Granville Street and a bridge too far

No barrier between cars and pedestrians.

Karen was only eight-years-old when the Granville Street Bridge was opened in 1954. The massively dour monster of a bridge is a hard reminder of a time when city planners only planned for four kinds of transportation: Cars, more cars, trucks, and buses — but not necessarily in that order. With it’s six lanes, and clover leaf exchanges, it’s more suited to be part of a highway than a gateway to downtown Vancouver. In fact, it’s officially part of Highway 99.

Take these steps to the 1950s.

The Granville Street Bridge makes obligatory concessions to foot traffic. Walkways are narrow, and curbs are high — being the only barrier between pedestrians and vehicles. A person walking across the bridge from either North or South Granville Street has to cross the roadway of an on- or off-ramp, which means using steps. Wheel chairs, and scooters aren’t getting across this way! The city talks about handicap accessibility, but has done nothing to upgrade it’s premier span over False Creek. Admittedly, they’ve only had 60 years, hardly enough time to discuss all the options.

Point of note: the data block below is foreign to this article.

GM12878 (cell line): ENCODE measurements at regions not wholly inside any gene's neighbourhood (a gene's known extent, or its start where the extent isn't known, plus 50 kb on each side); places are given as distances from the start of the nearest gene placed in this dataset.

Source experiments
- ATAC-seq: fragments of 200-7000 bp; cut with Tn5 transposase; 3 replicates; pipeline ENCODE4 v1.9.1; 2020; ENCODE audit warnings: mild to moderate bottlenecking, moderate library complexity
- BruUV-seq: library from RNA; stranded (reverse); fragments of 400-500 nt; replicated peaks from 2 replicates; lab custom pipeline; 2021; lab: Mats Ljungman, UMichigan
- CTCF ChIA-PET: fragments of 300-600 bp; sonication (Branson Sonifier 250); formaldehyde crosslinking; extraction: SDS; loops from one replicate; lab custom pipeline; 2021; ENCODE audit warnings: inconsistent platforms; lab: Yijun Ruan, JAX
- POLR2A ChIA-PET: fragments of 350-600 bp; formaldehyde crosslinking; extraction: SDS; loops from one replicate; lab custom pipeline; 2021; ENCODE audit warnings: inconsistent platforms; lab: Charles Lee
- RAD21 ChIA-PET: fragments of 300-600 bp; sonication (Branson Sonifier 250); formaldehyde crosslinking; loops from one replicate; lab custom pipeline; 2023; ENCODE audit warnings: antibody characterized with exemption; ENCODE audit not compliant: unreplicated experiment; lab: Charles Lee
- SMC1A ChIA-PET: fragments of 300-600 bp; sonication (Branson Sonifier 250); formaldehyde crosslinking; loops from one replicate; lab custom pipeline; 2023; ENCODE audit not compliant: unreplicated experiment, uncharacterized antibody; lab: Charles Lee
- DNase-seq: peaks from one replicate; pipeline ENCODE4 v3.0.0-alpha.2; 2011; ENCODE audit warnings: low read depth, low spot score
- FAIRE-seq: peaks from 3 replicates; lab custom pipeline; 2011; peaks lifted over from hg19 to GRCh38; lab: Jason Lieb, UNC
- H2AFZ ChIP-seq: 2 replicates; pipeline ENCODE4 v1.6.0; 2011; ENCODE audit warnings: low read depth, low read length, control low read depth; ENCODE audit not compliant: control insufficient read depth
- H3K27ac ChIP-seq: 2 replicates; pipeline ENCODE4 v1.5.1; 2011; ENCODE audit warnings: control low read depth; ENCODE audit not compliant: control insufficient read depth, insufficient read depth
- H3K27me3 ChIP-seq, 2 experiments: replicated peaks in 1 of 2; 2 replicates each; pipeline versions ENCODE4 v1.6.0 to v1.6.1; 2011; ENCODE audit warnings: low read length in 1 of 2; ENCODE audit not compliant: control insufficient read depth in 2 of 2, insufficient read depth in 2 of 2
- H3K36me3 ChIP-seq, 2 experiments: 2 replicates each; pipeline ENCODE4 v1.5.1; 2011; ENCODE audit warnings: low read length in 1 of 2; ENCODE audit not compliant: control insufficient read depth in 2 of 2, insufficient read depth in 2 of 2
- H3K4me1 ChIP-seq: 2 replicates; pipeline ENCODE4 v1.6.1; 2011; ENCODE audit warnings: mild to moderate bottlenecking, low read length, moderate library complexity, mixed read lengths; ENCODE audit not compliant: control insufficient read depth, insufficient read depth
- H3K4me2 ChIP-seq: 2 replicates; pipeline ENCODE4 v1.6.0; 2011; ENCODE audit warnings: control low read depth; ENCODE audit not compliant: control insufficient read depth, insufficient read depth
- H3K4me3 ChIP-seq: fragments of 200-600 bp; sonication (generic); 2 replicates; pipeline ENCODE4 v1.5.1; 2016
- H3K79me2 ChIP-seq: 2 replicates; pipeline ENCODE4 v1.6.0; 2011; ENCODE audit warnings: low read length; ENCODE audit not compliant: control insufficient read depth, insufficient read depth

It’s possible Karen could get across the Granville Street Bridge using her scooter if she used one of the walkways along the outside edge, meaning entering the bridge using, say, the East side Hemlock Street on-ramp, and exiting using the Seymour Street off-ramp. This would keep her from having to cross any of the ramp roadways, but, though it looks like clear sailing in Google Maps, I’m not 100 per cent positive the walkway continues all the way along the Seymour off-ramp; it should, but you know those crazy 1950s planners. The last time I took that exit on my bike — on the roadway, of course, it was winter, and my attention was focused on the sheet of black ice I found my self sliding down. Click some images to enlarge them, others not so much.

Instant update — I wasn’t the only one telling Karen she might be able to cross the bridge from Hemlock to Seymour — she tried it today, and tells me she had no trouble at all, and she plans to do it again tomorrow, weather permitting.

This convoluted route might get Karen’s scooter over the bridge, but I, for one haven’t tried it.